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Insights Insights
| 1 minute read

"When Should Service Dogs Come to Work?," SHRM

In a recent interview with SHRM, Peter Spanos provided insight into a recent lawsuit denying an employee’s request to bring her dog to the workplace.

According to a lawsuit filed by the EEOC on June 30, 2022, a part-time clerk at a Hobby Lobby store advised her manager that she needed to bring her fully trained service dog to work to alleviate her symptoms of post-traumatic stress disorder, anxiety and depression. The company denied the request citing safety concerns because a colleague or customer might be allergic to the dog or trip over it, or because the animal might break something.

Service animals help individuals with disabilities live and work independently. While requests for accommodation via emotional support animals were once rare, they have become increasingly common according to Spanos.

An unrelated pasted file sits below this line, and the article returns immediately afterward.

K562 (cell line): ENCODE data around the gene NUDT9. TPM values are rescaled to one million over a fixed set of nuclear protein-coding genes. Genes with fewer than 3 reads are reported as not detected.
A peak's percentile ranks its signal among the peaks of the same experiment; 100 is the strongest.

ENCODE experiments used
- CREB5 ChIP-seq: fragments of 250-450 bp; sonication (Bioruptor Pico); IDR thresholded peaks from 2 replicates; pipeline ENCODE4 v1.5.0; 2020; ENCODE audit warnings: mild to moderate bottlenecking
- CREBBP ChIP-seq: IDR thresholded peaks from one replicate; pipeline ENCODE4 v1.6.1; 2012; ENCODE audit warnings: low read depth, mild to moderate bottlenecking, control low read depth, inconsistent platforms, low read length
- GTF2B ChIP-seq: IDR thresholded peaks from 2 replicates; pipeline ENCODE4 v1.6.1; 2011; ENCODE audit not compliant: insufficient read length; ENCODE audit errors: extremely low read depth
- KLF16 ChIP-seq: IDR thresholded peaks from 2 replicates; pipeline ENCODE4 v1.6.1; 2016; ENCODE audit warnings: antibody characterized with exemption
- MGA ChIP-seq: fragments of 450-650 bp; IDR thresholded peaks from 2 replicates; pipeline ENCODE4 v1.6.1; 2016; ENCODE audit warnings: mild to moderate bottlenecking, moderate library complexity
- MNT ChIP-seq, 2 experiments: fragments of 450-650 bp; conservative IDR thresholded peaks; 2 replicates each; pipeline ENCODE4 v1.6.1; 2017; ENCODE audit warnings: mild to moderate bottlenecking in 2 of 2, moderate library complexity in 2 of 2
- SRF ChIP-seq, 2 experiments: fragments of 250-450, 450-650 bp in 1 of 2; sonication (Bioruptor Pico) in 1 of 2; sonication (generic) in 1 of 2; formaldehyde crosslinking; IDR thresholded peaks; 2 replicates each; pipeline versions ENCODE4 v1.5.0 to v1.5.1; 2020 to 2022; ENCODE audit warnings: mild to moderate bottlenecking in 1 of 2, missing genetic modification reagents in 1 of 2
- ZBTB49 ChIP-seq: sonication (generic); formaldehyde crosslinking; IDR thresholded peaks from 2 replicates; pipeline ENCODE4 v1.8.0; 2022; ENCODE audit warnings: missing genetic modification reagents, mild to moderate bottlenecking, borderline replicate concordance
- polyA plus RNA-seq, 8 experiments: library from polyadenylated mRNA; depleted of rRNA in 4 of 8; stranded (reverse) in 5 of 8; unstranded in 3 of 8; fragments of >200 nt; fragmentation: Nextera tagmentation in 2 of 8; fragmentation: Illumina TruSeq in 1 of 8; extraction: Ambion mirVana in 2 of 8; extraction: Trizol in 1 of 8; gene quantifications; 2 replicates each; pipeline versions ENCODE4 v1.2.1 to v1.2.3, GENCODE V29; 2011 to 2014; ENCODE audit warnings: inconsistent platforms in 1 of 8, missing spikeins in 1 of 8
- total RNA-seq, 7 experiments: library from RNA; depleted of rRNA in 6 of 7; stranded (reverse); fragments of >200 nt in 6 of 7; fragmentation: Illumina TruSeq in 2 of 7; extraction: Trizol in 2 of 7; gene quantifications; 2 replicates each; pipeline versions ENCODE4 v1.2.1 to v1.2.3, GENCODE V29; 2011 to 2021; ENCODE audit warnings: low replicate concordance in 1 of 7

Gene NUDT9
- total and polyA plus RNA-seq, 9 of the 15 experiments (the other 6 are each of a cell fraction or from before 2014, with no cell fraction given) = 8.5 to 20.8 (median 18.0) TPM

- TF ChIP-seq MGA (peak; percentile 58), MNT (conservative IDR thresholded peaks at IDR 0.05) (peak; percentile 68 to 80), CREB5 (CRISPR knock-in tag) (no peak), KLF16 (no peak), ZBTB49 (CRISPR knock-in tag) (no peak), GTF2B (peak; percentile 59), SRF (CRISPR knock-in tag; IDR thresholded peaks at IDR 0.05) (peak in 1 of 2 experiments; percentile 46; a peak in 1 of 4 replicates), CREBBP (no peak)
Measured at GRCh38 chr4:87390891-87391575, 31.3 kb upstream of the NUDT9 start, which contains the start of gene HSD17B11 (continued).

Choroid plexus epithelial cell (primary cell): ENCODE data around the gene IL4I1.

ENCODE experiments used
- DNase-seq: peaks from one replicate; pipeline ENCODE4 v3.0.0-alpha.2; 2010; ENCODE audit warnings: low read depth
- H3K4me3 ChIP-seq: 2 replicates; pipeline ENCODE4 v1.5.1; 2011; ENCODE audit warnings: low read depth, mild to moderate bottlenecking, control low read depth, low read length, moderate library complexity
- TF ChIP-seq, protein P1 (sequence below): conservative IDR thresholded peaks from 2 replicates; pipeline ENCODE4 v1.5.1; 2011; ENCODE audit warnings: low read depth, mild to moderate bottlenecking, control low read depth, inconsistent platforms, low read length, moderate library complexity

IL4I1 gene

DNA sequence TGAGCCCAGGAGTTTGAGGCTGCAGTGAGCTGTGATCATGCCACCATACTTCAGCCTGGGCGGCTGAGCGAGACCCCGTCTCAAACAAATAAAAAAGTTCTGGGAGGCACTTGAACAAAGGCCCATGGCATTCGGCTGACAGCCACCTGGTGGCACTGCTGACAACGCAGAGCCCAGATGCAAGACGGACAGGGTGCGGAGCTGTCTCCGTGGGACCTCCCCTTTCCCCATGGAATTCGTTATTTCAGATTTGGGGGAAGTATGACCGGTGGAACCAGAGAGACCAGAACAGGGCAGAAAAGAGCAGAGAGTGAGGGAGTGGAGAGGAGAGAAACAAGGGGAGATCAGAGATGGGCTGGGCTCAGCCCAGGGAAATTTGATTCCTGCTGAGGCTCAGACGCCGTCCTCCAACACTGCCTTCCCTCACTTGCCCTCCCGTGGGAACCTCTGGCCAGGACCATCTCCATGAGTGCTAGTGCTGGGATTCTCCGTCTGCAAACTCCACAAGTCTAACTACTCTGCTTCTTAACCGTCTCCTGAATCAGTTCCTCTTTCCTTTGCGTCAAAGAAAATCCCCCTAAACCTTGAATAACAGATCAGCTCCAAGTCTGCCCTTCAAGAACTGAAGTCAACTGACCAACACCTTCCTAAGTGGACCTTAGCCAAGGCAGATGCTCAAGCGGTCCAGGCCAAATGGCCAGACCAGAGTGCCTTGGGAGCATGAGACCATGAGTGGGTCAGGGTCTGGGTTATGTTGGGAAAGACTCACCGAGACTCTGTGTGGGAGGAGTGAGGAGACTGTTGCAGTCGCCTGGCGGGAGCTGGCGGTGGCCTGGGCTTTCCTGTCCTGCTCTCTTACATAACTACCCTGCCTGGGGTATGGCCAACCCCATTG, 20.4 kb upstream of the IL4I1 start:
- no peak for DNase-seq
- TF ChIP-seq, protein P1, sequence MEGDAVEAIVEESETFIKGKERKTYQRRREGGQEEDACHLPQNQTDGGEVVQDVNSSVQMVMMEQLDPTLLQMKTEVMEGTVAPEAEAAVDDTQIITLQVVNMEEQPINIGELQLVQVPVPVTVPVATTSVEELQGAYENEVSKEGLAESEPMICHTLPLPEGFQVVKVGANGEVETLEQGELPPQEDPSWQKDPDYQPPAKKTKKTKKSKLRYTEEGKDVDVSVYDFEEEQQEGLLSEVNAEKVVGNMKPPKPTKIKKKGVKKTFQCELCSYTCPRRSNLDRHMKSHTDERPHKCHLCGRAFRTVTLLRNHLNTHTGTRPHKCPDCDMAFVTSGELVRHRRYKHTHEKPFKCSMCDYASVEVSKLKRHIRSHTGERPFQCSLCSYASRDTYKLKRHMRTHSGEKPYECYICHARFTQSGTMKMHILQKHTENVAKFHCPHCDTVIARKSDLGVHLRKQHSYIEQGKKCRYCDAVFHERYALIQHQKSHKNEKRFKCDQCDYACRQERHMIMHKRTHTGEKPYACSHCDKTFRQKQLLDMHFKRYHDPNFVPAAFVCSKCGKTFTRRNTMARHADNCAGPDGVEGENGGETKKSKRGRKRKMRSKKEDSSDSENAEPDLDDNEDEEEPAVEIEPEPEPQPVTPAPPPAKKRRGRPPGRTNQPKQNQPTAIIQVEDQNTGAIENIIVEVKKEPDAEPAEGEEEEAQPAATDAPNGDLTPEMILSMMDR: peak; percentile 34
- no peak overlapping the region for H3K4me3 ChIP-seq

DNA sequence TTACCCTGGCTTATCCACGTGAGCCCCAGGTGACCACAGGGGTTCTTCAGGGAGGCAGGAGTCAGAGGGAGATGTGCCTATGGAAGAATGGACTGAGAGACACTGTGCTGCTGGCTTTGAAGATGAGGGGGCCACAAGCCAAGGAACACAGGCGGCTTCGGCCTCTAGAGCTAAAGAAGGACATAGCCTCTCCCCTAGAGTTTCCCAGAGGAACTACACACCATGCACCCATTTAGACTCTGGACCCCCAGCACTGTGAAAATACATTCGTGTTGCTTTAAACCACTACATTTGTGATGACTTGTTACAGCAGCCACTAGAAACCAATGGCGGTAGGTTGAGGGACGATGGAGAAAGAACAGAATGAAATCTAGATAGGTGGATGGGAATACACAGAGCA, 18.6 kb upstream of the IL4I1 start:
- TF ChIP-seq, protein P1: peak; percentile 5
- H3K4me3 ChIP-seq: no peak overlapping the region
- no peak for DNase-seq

Spanos went on to explain that the  lack of clear guidance and precedents, as well as the open-ended nature of obligations under Title I of the ADA, make the employers' task of evaluating and responding to such requests difficult.

"In many cases of accommodations for disabilities, the employer must thoroughly investigate the nature and reasons for the preferred accommodation and the question of undue hardship," Spanos said. "Extensive discussion and possibly expert advice may be necessary to fully resolve accommodation issues."

To read the full article, please click here.  

On June 30, the U.S. Equal Employment Opportunity Commission (EEOC) sued arts-and-crafts retailer Hobby Lobby for refusing to reasonably accommodate and then firing an employee with multiple mental health conditions who requested the use of a service dog.


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